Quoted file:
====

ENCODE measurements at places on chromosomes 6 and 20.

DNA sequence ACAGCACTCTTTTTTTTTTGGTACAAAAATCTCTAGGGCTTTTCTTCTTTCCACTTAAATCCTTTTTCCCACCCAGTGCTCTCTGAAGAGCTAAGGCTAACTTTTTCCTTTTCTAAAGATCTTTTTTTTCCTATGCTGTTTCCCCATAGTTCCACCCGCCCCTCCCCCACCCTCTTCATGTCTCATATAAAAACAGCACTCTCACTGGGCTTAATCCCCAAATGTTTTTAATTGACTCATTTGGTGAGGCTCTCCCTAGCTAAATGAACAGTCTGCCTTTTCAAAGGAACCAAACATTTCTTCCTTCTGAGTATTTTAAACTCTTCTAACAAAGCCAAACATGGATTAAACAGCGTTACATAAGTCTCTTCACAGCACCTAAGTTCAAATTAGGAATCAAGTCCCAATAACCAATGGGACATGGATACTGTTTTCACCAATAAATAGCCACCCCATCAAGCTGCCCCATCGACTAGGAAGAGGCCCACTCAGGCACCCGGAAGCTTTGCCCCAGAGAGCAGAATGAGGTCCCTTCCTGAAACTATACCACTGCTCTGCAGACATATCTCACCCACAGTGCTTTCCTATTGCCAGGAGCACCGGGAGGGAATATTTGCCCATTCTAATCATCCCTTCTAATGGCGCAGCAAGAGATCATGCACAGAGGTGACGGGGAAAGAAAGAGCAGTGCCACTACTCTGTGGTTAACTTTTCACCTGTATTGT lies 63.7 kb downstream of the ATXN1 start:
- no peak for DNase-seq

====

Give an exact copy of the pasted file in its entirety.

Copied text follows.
ENCODE measurements at places on chromosomes 6 and 20.

DNA sequence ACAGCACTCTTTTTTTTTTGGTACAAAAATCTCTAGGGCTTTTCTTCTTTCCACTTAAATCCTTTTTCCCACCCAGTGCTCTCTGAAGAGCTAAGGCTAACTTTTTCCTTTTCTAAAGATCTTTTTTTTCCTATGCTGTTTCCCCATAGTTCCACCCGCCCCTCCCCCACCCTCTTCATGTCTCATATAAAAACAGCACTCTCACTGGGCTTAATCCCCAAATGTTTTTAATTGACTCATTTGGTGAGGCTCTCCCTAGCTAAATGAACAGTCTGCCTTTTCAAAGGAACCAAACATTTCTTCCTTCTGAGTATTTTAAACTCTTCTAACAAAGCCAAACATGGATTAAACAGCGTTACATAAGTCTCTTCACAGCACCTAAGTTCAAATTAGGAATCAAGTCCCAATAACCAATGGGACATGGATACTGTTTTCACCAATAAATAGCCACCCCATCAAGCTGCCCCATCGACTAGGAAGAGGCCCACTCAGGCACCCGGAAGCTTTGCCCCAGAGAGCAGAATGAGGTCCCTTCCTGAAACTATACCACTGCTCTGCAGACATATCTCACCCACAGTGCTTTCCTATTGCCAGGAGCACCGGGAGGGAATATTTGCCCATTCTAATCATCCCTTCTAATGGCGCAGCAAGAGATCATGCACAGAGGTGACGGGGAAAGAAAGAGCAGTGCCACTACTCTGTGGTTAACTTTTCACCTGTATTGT lies 63.7 kb downstream of the ATXN1 start:
- no peak for DNase-seq